Dependency rules and builds

.NET Architecture Checker reads one or more .NET assemblies and extracts all the uses of classes, structs, enums, delegates, inner classes, and methods from that file. It also needs a definition of dependency rules—here are two simple examples:

    MyProgram.** ---> YourLibrary.**
    MyProgram.** ---! System.Windows.Forms.** 

The two asterisks ** are the abbreviation for "a class name, including a namespace." The two rules thus mean:
All classes (and enums, methods, ...) in and below the namespace MyProgram may use all classes (structs, delegates, ...) in and below the YourLibrary namespace.
All classes (etc.) in and below the namespace MyProgram must not use any class (etc.) from the System.Windows.Forms namespace tree.
The idea is that rules like these are defined by the software architect(s) and checked every time a build is run. When rules are violated, .NET Architecture Checker will write something like the following and return with exit code 3:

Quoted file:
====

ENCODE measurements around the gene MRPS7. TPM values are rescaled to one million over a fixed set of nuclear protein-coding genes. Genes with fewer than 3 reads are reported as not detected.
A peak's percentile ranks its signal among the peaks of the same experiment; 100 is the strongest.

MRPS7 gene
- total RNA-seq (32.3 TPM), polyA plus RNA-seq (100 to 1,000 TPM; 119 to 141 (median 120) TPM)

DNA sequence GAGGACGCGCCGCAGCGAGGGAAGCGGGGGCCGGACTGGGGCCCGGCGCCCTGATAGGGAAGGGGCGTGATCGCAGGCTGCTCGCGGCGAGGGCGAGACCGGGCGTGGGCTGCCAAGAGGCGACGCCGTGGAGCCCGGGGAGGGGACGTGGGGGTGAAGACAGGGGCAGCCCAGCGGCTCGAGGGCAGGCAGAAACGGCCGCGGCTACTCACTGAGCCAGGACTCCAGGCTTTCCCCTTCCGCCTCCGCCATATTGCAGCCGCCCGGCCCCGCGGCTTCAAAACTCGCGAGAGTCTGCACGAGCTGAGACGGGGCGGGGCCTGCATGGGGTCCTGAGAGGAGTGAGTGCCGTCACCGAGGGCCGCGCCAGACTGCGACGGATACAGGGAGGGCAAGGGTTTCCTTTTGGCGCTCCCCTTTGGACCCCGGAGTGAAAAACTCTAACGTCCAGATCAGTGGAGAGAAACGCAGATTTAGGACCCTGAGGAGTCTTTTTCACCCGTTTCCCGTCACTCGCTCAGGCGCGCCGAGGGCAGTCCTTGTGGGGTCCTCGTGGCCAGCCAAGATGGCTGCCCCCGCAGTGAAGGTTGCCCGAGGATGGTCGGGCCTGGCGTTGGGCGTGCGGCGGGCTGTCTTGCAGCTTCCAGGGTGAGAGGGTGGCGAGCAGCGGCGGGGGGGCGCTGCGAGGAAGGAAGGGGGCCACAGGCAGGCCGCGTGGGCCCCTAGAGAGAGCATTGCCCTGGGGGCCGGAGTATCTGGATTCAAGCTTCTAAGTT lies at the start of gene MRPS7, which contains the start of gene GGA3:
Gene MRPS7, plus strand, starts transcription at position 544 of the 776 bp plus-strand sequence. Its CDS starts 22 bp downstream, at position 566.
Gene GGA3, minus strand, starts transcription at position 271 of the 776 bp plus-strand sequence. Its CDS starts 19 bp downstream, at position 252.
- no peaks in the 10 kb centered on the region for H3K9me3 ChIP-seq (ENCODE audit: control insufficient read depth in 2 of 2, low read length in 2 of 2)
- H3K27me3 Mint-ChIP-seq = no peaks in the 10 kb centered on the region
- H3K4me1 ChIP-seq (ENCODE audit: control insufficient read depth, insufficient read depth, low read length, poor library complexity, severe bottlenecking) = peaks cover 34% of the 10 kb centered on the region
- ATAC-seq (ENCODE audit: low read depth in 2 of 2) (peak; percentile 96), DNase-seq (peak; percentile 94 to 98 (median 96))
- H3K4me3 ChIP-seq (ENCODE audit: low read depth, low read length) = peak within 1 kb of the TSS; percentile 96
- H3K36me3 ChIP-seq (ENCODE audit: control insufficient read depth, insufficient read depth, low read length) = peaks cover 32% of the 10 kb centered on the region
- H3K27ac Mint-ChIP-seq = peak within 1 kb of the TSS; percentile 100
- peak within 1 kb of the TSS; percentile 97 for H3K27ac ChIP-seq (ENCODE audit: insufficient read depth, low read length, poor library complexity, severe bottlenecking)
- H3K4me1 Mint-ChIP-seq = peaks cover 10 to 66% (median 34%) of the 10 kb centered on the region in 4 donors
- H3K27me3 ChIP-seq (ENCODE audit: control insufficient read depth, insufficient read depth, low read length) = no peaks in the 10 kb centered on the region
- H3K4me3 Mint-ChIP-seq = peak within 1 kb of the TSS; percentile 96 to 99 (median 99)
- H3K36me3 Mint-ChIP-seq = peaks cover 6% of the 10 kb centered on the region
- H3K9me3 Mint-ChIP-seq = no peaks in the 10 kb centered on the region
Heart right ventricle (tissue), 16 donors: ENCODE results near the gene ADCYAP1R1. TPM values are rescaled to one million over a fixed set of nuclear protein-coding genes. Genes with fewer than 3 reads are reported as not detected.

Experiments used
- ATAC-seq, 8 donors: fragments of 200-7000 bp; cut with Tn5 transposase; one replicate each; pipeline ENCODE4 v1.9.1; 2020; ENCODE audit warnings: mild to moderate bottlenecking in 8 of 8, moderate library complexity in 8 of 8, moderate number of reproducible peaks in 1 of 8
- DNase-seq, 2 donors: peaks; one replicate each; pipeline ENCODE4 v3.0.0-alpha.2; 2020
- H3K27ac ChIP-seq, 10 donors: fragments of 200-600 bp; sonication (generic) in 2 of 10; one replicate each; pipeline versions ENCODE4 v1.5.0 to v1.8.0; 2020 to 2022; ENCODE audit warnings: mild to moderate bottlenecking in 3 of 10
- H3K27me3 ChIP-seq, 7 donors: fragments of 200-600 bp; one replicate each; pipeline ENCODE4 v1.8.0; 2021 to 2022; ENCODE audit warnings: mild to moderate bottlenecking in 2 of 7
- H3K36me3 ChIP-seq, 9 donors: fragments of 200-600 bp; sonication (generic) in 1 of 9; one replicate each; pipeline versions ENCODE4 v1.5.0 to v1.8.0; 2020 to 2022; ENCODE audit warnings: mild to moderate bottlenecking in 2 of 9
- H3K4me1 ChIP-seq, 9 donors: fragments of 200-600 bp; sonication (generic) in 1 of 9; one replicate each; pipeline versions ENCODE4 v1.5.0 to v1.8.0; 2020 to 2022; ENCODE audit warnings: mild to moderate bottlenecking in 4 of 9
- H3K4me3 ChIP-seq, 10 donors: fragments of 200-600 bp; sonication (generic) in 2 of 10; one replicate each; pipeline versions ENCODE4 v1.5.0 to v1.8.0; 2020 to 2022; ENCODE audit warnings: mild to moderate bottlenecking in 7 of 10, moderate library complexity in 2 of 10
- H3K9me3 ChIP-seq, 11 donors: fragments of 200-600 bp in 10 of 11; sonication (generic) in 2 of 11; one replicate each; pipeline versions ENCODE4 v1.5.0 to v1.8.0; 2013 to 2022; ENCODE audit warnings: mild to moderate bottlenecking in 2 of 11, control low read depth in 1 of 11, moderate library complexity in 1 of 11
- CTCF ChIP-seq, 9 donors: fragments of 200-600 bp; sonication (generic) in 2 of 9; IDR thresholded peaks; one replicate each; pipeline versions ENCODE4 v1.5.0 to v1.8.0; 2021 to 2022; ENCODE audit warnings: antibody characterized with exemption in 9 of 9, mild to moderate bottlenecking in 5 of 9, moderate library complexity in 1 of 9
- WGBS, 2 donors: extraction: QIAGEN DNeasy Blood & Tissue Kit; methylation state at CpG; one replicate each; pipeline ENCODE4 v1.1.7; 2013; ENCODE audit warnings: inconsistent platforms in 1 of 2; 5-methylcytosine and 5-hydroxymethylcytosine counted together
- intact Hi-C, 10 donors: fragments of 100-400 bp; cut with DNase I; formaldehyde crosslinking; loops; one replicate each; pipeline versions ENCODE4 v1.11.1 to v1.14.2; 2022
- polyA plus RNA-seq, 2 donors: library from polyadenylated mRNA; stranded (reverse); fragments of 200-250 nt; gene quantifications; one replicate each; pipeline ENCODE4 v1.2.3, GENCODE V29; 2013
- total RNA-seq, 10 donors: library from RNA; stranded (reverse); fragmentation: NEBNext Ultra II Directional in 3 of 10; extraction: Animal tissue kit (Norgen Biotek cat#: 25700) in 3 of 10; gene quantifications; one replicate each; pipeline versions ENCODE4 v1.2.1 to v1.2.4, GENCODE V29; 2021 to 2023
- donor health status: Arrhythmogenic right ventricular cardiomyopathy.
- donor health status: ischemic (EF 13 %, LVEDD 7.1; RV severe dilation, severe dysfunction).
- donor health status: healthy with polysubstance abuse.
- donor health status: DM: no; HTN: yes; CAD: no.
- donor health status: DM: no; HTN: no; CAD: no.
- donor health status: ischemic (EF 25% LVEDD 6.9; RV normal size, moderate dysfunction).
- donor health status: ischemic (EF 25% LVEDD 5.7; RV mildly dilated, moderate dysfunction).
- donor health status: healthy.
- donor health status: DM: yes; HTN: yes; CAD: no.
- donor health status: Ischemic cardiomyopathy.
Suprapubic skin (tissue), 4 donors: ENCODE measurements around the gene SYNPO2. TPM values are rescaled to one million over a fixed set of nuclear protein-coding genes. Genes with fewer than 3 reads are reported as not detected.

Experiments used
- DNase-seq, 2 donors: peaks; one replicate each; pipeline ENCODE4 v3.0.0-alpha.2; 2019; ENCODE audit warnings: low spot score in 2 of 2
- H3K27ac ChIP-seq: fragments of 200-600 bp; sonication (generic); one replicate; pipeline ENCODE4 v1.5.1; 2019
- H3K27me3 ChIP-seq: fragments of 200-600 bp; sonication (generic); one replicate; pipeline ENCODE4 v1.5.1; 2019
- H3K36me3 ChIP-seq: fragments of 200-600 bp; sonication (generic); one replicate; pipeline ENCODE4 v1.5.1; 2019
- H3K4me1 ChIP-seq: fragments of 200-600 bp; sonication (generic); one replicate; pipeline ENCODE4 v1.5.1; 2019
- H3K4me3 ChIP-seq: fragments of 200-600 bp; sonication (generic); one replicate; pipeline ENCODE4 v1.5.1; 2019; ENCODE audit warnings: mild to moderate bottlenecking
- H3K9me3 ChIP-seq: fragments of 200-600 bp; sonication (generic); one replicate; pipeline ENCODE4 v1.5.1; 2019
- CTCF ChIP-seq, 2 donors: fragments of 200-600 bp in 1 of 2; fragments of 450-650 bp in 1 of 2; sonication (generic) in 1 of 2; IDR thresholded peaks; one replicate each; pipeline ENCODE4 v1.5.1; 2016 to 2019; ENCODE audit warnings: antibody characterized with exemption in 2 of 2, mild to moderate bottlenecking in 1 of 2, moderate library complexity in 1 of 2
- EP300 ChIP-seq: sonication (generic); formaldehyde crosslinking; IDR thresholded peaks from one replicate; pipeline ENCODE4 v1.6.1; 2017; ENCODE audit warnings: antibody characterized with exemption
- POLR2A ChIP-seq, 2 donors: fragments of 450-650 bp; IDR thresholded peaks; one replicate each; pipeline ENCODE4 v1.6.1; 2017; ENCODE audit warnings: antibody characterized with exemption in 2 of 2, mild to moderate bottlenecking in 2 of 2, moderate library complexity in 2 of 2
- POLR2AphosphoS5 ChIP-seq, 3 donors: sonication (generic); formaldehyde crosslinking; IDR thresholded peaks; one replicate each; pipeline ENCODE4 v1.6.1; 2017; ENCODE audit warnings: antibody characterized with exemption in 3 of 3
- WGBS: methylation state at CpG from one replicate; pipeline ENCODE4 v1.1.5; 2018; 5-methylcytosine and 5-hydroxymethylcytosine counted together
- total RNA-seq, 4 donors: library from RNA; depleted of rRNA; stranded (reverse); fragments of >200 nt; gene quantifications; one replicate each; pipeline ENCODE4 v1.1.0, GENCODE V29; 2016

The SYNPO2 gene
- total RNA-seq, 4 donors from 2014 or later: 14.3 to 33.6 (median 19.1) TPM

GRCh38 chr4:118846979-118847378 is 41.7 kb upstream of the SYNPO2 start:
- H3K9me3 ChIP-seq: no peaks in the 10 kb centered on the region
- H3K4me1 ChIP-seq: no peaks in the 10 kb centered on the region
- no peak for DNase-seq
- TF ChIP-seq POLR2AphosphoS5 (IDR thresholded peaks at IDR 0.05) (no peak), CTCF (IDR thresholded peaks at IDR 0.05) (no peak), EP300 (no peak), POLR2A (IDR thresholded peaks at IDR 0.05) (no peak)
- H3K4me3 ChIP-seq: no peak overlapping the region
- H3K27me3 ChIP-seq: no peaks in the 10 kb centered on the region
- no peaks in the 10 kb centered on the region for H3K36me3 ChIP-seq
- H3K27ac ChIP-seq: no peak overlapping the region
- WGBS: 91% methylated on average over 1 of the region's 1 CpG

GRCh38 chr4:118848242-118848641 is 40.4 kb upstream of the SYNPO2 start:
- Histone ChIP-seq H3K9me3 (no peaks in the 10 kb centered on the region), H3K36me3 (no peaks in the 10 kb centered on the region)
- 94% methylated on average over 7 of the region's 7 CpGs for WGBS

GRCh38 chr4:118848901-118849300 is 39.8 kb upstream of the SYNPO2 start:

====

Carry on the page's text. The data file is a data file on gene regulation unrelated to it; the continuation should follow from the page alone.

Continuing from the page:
**** Illegal dependency MyProgram.MyClass/NestedClass::.ctor ---> SomeOtherLibrary.Class
        (probably at src\MyProgram\MyClass.cs:80) 

A violation of the rules should be like a compile time error: It breaks the build. Hence, a defined (static) software architecture can no longer degrade to some tangled web of dependencies, which will become unmaintainable over time.

Showing dependencies graphically

.NET Architecture Checker can also produce a DOT graph showing dependencies. This is not as useful as it sounds to most people: Defining and checking dependency rules should be the predominant goal. However, there are two applications for this feature:
  • First, and more important, it can be used to demonstrate and teach an existing good software architecture to people on a project.
  • Second, in existing projects with unknown dependencies, it can help to find the dependency structure and violations of perceived dependency rules. This, in turn can lead to a formulation of dependency rules to be adhered to, which can from then on be checked with .NET Architecture Checker. An example of this use is given below.

Last edited Jun 21, 2010 at 8:19 PM by thoemmi, version 2


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